19 April 2023
Food Prices Tracker: April 2023
by Josh Day
Food inflation rises to 19.1% according to latest government data
General inflation fell less than expected this month dropping from 10.4% to 10.1% (CPI). Despite the slight fall in general inflation, food inflation has continued to rise and remains significantly higher than overall inflation. Food inflation was one of the only categories to increase this month and is a major contributor to inflation remaining so high.
One year of The Food Foundation's Basic Basket Tracker
Analysis shows the price of a weekly basket of food has increased by 24-26% since April 2022. The Food Foundation’s Basic Basket Tracker measures weekly prices of a basket of food for an adult man and adult woman as part of a reasonably costed, adequately nutritious diet. We began tracking this in April 2022 with the aim of providing an indication of trends in food prices and how this might be impacting on the cost of buying sufficient food. The increase in price is even higher than the ONS’s food inflation figure for the past year. ONS's food items are not selected to reflect the change in price of a typical food shop and dietary requirements are not a consideration in the selection of the products. (For further information on how the products in our Basic Basket are selected and tracked please see the FAQs).
Some food categories have been harder hit by increasing prices due to specific production and supply chain pressures and this has been reflected in our Basket Tracking*:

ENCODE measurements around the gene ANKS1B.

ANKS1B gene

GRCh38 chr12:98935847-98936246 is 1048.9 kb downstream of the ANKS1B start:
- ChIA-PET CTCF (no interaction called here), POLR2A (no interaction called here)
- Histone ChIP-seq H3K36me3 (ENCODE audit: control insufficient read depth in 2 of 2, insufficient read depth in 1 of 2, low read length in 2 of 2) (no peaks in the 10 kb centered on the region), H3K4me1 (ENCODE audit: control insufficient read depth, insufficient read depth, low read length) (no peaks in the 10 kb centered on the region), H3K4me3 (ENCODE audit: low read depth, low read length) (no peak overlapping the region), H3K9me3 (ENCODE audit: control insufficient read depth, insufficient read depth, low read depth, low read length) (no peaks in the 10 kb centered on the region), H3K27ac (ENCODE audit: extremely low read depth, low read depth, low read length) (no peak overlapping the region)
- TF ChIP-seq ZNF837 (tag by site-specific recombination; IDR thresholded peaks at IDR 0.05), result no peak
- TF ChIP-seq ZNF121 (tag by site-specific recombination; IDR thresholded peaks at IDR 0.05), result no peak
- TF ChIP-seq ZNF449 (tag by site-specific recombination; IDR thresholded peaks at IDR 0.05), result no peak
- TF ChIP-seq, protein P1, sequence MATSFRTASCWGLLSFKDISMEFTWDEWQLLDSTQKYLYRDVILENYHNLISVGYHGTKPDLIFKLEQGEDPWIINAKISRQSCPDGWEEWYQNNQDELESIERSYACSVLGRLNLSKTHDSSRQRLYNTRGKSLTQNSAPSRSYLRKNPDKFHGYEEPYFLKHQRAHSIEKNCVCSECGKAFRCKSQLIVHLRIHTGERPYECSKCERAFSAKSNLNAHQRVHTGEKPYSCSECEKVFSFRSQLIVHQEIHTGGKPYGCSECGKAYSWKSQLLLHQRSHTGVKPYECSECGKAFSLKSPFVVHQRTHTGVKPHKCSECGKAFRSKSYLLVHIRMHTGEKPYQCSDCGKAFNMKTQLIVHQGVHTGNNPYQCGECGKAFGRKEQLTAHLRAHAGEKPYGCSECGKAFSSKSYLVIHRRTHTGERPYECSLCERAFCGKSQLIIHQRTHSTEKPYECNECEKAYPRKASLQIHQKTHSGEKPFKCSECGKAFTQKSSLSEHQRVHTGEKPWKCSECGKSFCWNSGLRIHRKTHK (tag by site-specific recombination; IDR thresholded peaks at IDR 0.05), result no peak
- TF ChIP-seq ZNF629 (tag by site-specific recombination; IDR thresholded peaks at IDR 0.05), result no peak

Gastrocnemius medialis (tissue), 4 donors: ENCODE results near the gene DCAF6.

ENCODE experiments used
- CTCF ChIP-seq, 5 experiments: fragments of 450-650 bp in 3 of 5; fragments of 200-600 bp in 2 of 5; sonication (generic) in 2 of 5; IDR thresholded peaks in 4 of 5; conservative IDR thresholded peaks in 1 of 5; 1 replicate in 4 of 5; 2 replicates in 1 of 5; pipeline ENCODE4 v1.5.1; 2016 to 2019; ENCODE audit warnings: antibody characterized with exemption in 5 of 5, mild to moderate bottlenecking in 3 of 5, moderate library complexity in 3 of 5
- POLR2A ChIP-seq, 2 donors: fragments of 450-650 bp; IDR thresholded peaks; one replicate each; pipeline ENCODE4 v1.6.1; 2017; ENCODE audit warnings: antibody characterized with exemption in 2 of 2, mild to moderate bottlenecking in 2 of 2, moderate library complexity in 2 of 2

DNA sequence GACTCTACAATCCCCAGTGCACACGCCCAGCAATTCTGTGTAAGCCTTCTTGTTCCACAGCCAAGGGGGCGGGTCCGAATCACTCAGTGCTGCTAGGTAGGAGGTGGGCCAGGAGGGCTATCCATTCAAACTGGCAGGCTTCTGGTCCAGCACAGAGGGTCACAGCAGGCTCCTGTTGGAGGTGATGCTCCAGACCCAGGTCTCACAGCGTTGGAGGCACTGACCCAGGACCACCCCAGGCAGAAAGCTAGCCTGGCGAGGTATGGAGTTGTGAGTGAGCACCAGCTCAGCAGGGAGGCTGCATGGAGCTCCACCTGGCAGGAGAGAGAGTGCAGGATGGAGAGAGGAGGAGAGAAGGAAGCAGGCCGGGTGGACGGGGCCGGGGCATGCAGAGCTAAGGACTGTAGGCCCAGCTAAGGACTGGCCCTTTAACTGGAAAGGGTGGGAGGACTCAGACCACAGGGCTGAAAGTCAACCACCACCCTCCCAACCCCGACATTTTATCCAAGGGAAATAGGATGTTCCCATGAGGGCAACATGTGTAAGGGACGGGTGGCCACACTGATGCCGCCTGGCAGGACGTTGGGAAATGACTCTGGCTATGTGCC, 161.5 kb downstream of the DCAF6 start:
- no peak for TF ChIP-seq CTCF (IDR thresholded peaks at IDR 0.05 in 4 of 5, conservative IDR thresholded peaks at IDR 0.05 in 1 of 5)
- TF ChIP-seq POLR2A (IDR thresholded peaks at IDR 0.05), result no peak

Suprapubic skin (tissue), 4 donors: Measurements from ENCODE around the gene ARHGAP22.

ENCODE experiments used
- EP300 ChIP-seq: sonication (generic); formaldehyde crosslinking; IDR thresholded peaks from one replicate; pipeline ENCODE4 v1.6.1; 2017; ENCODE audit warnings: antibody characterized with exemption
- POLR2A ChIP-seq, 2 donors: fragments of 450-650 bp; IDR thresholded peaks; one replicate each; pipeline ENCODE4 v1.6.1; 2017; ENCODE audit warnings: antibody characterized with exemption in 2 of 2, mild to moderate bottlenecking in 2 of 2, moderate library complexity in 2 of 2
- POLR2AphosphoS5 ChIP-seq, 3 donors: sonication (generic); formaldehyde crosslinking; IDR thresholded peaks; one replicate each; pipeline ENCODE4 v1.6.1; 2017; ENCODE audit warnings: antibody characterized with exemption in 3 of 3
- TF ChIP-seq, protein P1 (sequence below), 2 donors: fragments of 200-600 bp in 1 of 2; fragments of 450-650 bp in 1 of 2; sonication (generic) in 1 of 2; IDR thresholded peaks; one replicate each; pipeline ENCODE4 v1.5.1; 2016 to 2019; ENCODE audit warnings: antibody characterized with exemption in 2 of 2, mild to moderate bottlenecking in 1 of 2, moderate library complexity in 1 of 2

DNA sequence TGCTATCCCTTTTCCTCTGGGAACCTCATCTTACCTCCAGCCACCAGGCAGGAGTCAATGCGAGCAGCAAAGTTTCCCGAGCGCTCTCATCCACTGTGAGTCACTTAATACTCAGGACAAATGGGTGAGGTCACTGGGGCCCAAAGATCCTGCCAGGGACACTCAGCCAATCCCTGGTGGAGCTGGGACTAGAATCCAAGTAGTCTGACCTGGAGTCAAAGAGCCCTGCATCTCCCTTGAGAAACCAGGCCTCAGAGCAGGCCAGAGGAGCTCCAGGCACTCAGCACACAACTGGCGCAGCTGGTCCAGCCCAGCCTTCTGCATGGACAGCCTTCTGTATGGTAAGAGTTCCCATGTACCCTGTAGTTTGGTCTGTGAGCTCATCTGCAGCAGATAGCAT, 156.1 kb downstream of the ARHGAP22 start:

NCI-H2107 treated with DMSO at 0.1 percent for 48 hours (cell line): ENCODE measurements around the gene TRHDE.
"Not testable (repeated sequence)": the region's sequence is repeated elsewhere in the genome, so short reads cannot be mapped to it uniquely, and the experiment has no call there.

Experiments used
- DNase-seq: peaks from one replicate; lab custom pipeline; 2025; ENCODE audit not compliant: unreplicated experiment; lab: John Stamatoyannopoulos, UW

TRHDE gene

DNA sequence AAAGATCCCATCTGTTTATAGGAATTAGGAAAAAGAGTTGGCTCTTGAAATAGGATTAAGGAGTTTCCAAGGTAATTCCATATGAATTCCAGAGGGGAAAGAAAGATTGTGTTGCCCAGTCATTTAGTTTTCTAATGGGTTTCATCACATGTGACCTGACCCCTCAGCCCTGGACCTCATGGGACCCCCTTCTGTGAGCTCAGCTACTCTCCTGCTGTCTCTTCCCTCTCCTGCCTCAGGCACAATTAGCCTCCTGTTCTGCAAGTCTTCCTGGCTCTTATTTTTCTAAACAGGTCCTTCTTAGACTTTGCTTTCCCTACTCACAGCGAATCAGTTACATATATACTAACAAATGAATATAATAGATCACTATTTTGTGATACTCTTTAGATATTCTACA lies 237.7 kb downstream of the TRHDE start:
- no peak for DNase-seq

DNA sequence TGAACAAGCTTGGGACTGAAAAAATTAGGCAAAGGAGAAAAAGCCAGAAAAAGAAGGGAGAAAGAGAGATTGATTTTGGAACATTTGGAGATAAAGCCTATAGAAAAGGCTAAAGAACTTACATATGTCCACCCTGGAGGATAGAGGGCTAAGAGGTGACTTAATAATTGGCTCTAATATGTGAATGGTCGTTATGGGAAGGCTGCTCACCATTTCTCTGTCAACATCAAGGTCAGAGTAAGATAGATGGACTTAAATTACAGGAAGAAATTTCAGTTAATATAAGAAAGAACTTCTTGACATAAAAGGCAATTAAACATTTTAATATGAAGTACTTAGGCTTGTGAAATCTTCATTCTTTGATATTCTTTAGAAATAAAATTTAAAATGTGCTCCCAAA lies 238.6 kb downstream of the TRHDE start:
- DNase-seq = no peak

Sunflower oil skyrocketed in price during the last year, increasing by 85%. The growing price of sunflower oil is, in large, a result of the invasion of Ukraine by Russia. When the war in Ukraine began it resulted in immediate disruption to the global supply of sunflower oil. Ukraine is the world’s third biggest exporter of vegetable oils and the leading exporter of sunflower oil, exporting approximately 45-55% of the global supply sunflower over the 10 years leading up to October 2022. The FAO described Russia and Ukraine as the most important producers of agricultural commodities in the world. The results of the war on consumer prices became quickly apparent with global and UK retail prices for vegetable oils soaring.
According to The Food Foundation’s Basic Basket Tracker, the weekly cost of milk has risen by 43% over the course of a year from April 2022. Wholesale milk prices climbed to record highs in December 2022. The cost of animal feed, fuel, and fertiliser have all risen over the last year, largely due to Russia’s invasion of Ukraine. At the same time, the UK experienced a summer of droughts which meant the country had limited amounts of forage to feed cattle.